Appellate Law, Criminal Defense, Criminal Appeals & Criminal Appellate Review and Post Conviction Relief in Florida Courts, Federal District Courts and the 11th Circuit for Criminal Attorneys, Criminal Lawyers & Appellate Lawyers
As I mentioned in my last post on petitions for writ of habeas corpus, petitions have to be timely filed. In addition to timeliness, petitioners also have to consider the issues of exhaustion and procedural bar.
Exhaustion is a concept based on comity and federalism. Although the Federal courts are available to consider Federal constitutional questions, the Federal courts do not sit in a strict appellate capacity over the State courts. Generally, for the exhaustion element to be met, the petitioner must have presented any Federal constitutional claims to the State court, thereby allowing the State court the opportunity to review the claims first. If the claims have not been presented to the State court, a Federal court may find that the claims have not been exhausted. In such instance, the Federal court may dismiss the Federal 2254 petition without prejudice, so as to allow the petitioner to present, or exhaust, his claims in State court. In addition, if a 2254 petition contains both exhausted and unexhausted claims, (otherwise known as a “mixed petition”), the 2254 petition may likewise be dismissed without prejudice. A good discussion of these principles can be found in Thompson v. Wainwright, 714 F.2d 1495, 1503-1504 (11th Cir. 1983); Snowden v. Singletary, 135 F.3d 732, 736 (11th Cir. 1998); and, Bailey v. Nagle, 172 F.3d 1299 (11th Cir. 1999).
With regard to procedural bar, where a 2254 petitioner has failed to raise his or her Federal claims properly in State court, the Federal court may find that the petitioner is procedurally barred from raising the claims in Federal court, unless a petitioner can make a showing of cause for and actual prejudice from the default, or by establishing a fundamental miscarriage of justice. See Bailey, 172 F.3d at 1306. As noted in Bailey, 172 F.3d at 1302-1303, claims are generally procedurally defaulted in two ways: (1) where the State court correctly applies a procedural default principle of state law and determines that the Federal claims are barred; or, (2) where the petitioner never raised the claim in State court, and it is obvious that the unexhausted claim would be procedurally barred based on a State law procedural default. Where unexhausted claims would be procedurally barred in State court, the Federal court may determine that such claims do not provide a basis for Federal habeas relief. See Snowden, 135 F.3d at 736.
Nevertheless, where it would be futile for a petitioner to return to State court because procedural defaults bar any right to relief, the Federal court may determine that such futility is an exception to the exhaustion requirement, and decline to dismiss the petition. See Bailey, 172 F.3d at 1306-1307 (Carnes, J. dissenting).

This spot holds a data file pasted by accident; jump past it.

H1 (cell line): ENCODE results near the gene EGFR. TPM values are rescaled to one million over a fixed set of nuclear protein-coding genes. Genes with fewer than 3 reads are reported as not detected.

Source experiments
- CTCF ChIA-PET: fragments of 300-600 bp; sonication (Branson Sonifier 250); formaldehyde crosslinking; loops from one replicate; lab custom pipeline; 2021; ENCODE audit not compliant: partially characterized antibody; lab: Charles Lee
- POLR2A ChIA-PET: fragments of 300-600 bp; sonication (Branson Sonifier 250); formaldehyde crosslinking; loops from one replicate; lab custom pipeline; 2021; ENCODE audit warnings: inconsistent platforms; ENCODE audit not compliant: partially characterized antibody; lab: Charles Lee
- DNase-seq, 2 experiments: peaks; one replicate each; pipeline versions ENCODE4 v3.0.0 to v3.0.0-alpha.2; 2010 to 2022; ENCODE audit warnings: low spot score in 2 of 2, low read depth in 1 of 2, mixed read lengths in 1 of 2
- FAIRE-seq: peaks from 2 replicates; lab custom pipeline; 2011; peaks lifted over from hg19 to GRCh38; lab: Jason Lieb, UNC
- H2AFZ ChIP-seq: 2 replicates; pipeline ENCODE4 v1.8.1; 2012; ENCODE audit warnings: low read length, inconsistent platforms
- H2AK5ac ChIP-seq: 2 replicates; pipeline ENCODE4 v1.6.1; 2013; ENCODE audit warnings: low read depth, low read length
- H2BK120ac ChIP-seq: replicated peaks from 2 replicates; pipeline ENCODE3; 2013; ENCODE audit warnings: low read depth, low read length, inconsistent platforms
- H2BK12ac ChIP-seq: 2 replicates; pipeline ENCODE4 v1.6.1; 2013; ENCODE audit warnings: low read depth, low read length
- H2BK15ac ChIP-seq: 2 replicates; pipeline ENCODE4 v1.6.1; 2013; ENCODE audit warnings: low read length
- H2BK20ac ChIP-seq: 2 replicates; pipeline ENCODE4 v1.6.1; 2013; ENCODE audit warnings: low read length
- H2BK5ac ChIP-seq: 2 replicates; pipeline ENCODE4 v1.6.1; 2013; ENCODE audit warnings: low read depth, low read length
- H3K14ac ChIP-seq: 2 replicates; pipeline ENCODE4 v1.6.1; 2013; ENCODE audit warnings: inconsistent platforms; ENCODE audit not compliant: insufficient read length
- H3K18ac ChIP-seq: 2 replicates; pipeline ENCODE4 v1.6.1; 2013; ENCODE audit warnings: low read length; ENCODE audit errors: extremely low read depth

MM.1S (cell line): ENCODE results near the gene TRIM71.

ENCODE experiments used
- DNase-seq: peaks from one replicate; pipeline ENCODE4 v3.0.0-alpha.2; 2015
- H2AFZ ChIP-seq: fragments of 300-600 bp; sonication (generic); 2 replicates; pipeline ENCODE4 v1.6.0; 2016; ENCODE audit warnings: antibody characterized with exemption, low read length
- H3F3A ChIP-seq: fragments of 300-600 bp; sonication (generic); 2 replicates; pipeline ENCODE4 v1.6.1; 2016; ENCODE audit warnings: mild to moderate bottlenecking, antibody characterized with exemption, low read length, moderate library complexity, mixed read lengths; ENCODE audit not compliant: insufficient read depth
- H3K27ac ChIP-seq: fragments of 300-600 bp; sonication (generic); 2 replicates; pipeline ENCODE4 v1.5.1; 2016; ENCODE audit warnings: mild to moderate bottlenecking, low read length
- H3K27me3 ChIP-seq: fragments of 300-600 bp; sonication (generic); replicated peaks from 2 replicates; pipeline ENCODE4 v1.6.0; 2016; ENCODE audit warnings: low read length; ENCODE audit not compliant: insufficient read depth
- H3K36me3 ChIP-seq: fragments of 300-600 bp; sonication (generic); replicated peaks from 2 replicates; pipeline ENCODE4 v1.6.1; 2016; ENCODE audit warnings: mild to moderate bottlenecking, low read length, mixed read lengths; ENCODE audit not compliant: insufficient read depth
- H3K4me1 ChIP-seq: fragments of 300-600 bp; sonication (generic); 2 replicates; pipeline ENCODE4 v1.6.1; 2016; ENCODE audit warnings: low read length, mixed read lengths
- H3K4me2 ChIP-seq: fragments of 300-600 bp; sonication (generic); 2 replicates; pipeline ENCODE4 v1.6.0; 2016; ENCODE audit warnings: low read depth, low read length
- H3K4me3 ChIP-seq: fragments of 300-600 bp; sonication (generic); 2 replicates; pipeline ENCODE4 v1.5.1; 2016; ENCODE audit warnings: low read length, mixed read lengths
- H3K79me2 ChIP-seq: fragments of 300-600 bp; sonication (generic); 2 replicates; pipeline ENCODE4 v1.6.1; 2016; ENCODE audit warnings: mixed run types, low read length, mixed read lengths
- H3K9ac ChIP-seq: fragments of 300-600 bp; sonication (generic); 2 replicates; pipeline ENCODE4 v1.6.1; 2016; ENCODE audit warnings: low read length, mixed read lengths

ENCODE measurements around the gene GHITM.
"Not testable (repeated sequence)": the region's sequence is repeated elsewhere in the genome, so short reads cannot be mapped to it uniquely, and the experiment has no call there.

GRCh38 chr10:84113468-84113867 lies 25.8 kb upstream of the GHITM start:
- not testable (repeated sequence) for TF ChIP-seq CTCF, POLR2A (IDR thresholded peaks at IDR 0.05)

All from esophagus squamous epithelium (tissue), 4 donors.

Persons convicted in State court proceedings have several options available to them after they are convicted. These options include (1) filing a direct appeal in a court of appeal; (2) filing a postconviction motion in the trial court, such as a motion to withdraw a plea, or a motion to vacate, set aside, or correct the sentence; and, (3) filing a petition for writ of habeas corpus in Federal court. Persons convicted in Federal court also have the same types of options.
Habeas corpus proceedings are quasi-civil in nature. Although the conviction being attacked is criminal, and the caselaw surrounding habeas issues can overlap into the criminal arena, the proceedings occur in a civil context, and many of the procedural rules are civil in nature. As a result, although the Government or the State may have had to carry the burden in the criminal phase of the proceedings, the burden often shifts to the petitioner during habeas proceedings.
For those wishing to consider filing a petition for writ of habeas corpus, the United States Code contains numerous statutes and rules that should be consulted beforehand. These sections can be found at 28 U.S.C. secs. 2241-2266. Generally, while persons attacking State court convictions file petitions under section 2254, persons attacking Federal court convictions file motions under section 2255. Some of the topics addressed by the statutory sections include (1) the Court’s power to grant the writ and requirements of petitions (secs. 2241 and 2242); (2) procedural matters, such as compiling the record, evidence, and hearings (secs. 2243 and 2245-2250); (3) indigent petitioners (sec. 2250); (4) the one year statute of limitations (sec. 2244(d)(1)); (5) successive petitions (sec. 2244); (6) stays of state court proceedings (sec. 2251); (7) the role of the Attorney General in proceedings attacking state court convictions (sec. 2252); and, (8) appeals of decisions on petitions and certificates of appealability (sec. 2253). In addition, counsel should note that there are specific Rules governing habeas proceedings under both sections 2254 and 2255. Rules 1-12 Governing 2254 Cases and Rules 1-12 Governing 2255 Proceedings can be found in the United States Code immediately following the statutory sections. A form petition for filing under section 2254 and a form motion for filing under section 2255 can also be found immediately after Rule 12 of the 2254 and 2255 Rules.
Persons convicted of capital crimes or their attorneys should consult the Special Habeas Corpus Procedures in Capital Cases, found at 28 U.S.C. secs. 2261-2266.